Given that these are healthcare-related data with personal identification information, if the 70% covered by the trivial system does not include security, then there's good reason to hold out for the 99.99% solution (no complex system is ever 100%) rather than use the 70% solution in the interim.

      • by LizardKing (5245)

        Instead, the government specifies a system with an insane list of requirements for a huge number of unusual use cases, and then wonders why the project fails.

        The contractors are at fault - they bought into a project that was obviously going to fail. They could have done the decent thing, and told government that the requirements needed scaling back, but all it takes is one of the competing contractors to say it was doable and they would all fall in line. Of course, the contracts are so badly written that

      • by RockDoctor (15477)

        It would be trivial to deploy a database system to store the more relevant information

        Who decides what is relevant or not?

        Everything would be recorded anyway, because most doctors are realistic enough to know that they don't (generally) know what is wrong with a patient, but are working to a working hypothesis. So, if that working hypothesis turns out to be wrong and they've discarded the data that didn't conform to their working hypothesis ... then they've got to do it all again. Plus there's serious ri

    • by mikael (484)

      The Register had a discussion on this some time ago. Basically, every health board patient record system had evolved to completely different formats for ranging from basic details like names and addresses to additional information pages on medical conditions. Imagine trying to merge 200+ separate and constantly evolving online job application webpages into a single unified webpage format including portfolios and show-reels, then you'd understand what they have to do. Add to that, the standard need for consu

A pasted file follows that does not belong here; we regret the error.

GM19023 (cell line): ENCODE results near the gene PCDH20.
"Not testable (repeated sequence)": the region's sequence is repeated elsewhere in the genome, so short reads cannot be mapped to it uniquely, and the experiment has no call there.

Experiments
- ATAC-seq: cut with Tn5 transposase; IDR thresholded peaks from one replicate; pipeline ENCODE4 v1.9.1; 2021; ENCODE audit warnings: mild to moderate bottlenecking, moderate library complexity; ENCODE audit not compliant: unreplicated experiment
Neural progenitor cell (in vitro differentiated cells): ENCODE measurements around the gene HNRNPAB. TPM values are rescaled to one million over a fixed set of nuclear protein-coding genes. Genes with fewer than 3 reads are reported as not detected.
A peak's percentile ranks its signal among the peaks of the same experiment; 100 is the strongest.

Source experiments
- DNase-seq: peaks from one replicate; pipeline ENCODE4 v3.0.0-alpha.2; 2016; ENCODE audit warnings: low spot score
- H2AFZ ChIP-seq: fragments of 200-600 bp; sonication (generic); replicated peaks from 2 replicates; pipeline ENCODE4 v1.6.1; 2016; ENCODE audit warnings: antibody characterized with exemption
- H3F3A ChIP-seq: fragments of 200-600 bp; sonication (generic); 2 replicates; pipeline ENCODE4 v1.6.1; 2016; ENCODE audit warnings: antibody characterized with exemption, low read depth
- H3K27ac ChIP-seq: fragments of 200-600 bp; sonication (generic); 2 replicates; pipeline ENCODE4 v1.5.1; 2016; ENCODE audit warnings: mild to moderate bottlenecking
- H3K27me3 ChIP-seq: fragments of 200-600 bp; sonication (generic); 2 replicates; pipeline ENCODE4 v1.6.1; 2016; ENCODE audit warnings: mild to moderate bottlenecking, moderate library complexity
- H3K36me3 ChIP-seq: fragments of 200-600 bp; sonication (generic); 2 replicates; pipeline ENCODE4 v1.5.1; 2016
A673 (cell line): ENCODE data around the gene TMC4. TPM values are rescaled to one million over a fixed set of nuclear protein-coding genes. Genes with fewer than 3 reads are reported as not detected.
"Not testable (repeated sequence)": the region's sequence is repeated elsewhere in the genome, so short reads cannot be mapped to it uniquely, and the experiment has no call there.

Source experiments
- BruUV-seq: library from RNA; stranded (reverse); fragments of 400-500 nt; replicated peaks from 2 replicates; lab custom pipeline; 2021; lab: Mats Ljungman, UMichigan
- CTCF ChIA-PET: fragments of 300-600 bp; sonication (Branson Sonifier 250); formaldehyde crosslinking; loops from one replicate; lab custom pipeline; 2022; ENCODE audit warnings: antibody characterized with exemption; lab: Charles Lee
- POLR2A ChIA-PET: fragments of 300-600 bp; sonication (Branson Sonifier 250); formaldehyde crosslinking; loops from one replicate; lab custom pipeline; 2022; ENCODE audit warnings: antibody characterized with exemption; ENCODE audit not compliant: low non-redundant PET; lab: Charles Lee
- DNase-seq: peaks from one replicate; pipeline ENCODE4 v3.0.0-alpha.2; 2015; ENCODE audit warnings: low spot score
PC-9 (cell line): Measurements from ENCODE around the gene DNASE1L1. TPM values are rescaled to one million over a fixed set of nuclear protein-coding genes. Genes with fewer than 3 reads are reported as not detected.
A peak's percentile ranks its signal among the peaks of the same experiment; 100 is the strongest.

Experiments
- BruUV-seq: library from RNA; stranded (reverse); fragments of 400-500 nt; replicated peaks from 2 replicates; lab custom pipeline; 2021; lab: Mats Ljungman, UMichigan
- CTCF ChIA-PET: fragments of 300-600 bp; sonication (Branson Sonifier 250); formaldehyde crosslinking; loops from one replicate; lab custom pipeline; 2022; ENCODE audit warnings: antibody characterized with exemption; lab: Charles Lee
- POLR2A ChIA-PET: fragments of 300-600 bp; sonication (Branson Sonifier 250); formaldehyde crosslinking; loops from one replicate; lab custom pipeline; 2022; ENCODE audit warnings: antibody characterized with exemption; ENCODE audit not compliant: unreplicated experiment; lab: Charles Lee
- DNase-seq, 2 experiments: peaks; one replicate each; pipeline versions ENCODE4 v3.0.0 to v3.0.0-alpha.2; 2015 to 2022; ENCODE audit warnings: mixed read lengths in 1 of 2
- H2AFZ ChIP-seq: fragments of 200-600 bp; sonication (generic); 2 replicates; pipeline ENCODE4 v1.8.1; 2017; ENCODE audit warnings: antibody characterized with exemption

• by Richard_at_work (517087) <richardprice.gmail@com> on Thursday August 04, 2011 @03:57AM (#36983074)

    Summaries actually summarised the article, and not just reposted the first two paragraphs of it...

    (The below is my opinion, not a summary of the article)

    Basically, what has happened is that the Great And Wonderful NHS Computerised Records System has been in the doldrums for so long that we have ended up with a situation where every GP (community doctor for those not in the UK, they run their own clinics outside of hospitals) and every hospital has implemented their own computer records system, with the large majority of them incompatible with each other.

    The only semblance of the NHS wide system to come to light in a customer facing manner has been the emergency care records, which is a computerised subset of your entire record meant to be accessible to every A&E (ER) department in the country - but they still haven't rolled it out to everyone, and it won't be rolled out to everyone it would seem.